VTE occurs in the veins that carry blood to your heart. A deep vein thrombosis may occur if the flow of blood slows down in your body’s deep veins, if something damages the blood vessel lining, or if the makeup of the blood itself changes so that blood clots form more easily. A pulmonary embolism (PE) refers to an embolus from a deep vein blood clot that breaks loose and travels to the lungs, blocking an artery in the lung. Blood clots can develop in veins damaged by surgery or trauma, or a result of inflammation in response to an infection or injury.
Learn more about how blood clots form.
Risk factors for VTE include a history of a previous VTE event; surgery; medical conditions such as cancer or spinal cord injury; pregnancy; paralysis or long periods of immobilization; specific genes; and certain circumstances related to age, race, and sex. In most cases of VTE, there is more than one risk factor involved. The more risk factors you have, the greater the chance you have of developing VTE.
Read Life After for information about the risk of repeat VTE events.
Knee and hip replacement surgery, in particular, carry a high risk for VTE, as does peripheral and coronary artery bypass surgery, surgery to remove cancer, neurosurgery, abdominal surgery, and other major operations. Clotting is one of the body’s natural ways to heal the damage to your blood vessels from surgery. While you wear a cast or stay in bed to heal, your venous circulation slows because you stop moving as much as usual. This lack of movement increases the risk of blood clotting.
The risk of developing VTE is highest in the first three months after surgery and decreases with time. Ask your medical team about prevention strategies if you are scheduled for major surgery.
Certain medical conditions can increase your risk of developing a DVT. Some conditions are more closely linked to developing VTE than others and include the following:
Women who take birth control pills or get hormone therapy have an increased risk of clotting. Some medicines appear to put people at a higher risk than other medicines do, and the risk tends to be highest in the first few months after starting to take them. If you have other risk factors in addition to taking hormone-based medicines, keep in mind that risk for blood clots may be even higher.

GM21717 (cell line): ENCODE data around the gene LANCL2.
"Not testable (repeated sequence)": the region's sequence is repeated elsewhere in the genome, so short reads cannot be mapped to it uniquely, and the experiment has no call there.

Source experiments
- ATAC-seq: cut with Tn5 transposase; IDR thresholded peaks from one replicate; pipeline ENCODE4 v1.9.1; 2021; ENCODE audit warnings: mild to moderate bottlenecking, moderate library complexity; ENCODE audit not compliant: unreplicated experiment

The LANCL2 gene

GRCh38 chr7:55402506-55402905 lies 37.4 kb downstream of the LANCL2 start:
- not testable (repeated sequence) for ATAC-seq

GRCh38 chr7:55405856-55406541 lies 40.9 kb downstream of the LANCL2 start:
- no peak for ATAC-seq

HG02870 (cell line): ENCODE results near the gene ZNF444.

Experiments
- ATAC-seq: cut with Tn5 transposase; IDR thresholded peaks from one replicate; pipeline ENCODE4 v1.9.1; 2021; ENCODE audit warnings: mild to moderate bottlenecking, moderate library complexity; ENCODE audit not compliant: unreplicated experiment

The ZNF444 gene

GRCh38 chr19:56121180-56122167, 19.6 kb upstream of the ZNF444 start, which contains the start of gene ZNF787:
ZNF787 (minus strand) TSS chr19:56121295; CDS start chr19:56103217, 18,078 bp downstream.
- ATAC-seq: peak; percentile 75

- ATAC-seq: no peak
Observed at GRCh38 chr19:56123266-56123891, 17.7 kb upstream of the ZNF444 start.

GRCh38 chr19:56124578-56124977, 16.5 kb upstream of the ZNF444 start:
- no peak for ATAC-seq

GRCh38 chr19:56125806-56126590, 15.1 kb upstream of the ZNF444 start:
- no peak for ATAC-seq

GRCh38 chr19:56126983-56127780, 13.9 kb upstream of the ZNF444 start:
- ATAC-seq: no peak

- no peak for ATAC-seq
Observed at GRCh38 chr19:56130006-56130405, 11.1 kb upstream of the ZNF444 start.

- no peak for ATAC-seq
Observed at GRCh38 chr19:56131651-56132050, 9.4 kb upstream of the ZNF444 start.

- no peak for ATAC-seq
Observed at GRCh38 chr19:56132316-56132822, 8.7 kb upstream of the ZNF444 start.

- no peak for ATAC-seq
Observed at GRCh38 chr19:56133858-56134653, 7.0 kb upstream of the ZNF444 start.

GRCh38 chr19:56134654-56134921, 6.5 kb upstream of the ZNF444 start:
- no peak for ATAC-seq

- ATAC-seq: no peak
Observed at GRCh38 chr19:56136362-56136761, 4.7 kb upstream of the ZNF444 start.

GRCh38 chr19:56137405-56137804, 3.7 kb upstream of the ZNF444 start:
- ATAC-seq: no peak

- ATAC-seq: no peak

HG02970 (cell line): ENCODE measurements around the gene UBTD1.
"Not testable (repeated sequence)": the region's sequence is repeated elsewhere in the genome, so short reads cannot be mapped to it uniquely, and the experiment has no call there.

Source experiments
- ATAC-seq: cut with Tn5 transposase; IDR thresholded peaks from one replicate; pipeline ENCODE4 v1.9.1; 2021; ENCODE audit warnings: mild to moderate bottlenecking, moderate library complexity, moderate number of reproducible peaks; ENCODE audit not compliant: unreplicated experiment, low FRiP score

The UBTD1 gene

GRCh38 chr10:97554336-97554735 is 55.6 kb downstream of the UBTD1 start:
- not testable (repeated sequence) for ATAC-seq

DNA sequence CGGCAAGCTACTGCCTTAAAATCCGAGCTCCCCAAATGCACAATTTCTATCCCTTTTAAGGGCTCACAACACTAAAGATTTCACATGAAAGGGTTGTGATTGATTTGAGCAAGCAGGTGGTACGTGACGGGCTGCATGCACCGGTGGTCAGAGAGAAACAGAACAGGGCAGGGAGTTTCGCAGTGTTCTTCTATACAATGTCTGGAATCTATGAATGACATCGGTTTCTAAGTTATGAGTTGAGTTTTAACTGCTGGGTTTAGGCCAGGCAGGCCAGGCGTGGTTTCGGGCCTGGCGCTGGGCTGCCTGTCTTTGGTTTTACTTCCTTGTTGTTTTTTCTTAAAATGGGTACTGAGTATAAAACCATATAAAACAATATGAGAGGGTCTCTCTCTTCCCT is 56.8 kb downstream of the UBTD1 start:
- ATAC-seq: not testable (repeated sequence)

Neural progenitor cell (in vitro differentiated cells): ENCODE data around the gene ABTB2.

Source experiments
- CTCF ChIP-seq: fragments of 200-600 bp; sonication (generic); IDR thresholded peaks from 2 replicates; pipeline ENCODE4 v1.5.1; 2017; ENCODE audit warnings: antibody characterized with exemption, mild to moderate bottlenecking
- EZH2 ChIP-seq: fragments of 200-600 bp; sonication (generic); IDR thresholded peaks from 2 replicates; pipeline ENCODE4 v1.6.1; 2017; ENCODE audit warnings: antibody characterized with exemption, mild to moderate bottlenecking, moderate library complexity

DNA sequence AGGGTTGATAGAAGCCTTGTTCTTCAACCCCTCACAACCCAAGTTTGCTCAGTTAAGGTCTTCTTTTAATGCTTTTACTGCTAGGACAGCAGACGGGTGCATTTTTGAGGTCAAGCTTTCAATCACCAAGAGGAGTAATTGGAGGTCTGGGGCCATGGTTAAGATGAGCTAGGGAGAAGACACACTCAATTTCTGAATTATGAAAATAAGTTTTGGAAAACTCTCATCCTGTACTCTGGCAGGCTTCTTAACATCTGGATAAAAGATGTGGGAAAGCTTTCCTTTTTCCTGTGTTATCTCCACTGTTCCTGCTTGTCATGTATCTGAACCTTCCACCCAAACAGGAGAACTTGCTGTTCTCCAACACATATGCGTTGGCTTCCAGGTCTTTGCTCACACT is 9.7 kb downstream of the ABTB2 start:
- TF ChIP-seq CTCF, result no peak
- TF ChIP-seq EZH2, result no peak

Women are at higher risk for VTE during the first six weeks after giving birth to a baby. The risk is also somewhat higher than usual during pregnancy. This may be due to hormones or other factors in the blood, changes in the way blood flows through your veins, or damage to your blood vessels during delivery. If you are required to be on bed rest while you are pregnant, the lack of movement can reduce blood flow through your veins. Surgery for a cesarean delivery may also increase your risk.
Being still slows blood flow through the veins in your arms and legs, raising your risk of deep vein thrombosis. Especially when combined with other risk factors, not moving for long periods of time—such as when on bed rest in a nursing home or hospital setting, when you have a cast, or during a long flight—can increase your risk. Slower blood flow can create a low-oxygen environment that makes it easier for clots to form or trap blood in places such as the veins in the legs where they have a tougher time breaking up.
VTE can occur at any age, but your risk increases as you age. After age 40, the risk of VTE almost doubles every 10 years.
Heredity can affect your chances of developing VTE. Researchers have found dozens of genetic changes that can increase your risk of VTE. Some changes make your blood more likely to clot. If your parents have these genetic changes, you may have inherited them. Studies show that the risk of VTE among siblings of someone who has had VTE is more than double the risk among the general population.
Factor V Leiden is the most common known genetic risk factor for VTE. What is Factor V Leiden?
Studies suggest that the frequency and severity of VTE may vary by a person’s race and ethnicity. In the United States, African Americans have the highest rates of VTE. VTE is less common among Asian Americans and Pacific Islanders. Recent findings have revealed new genetic factors influencing a person’s risk for VTE, and those appear to be more common among African Americans.
Women in their childbearing years are more likely to develop VTE than men of the same age. After menopause, women’s risk is lower than men’s.
If you are preparing to go to the hospital for a procedure or have other risk factors for VTE, talk with your doctor about a plan for preventing blood clots from forming. Doctors may suggest three ways to help prevent VTE:
Your doctor may recommend some combination of these preventive treatments for a month or more after surgery. These approaches to prevention may also be appropriate if you are admitted to the hospital for reasons other than surgery, cannot move for an extended period, or have a condition that makes it more likely that your blood will clot.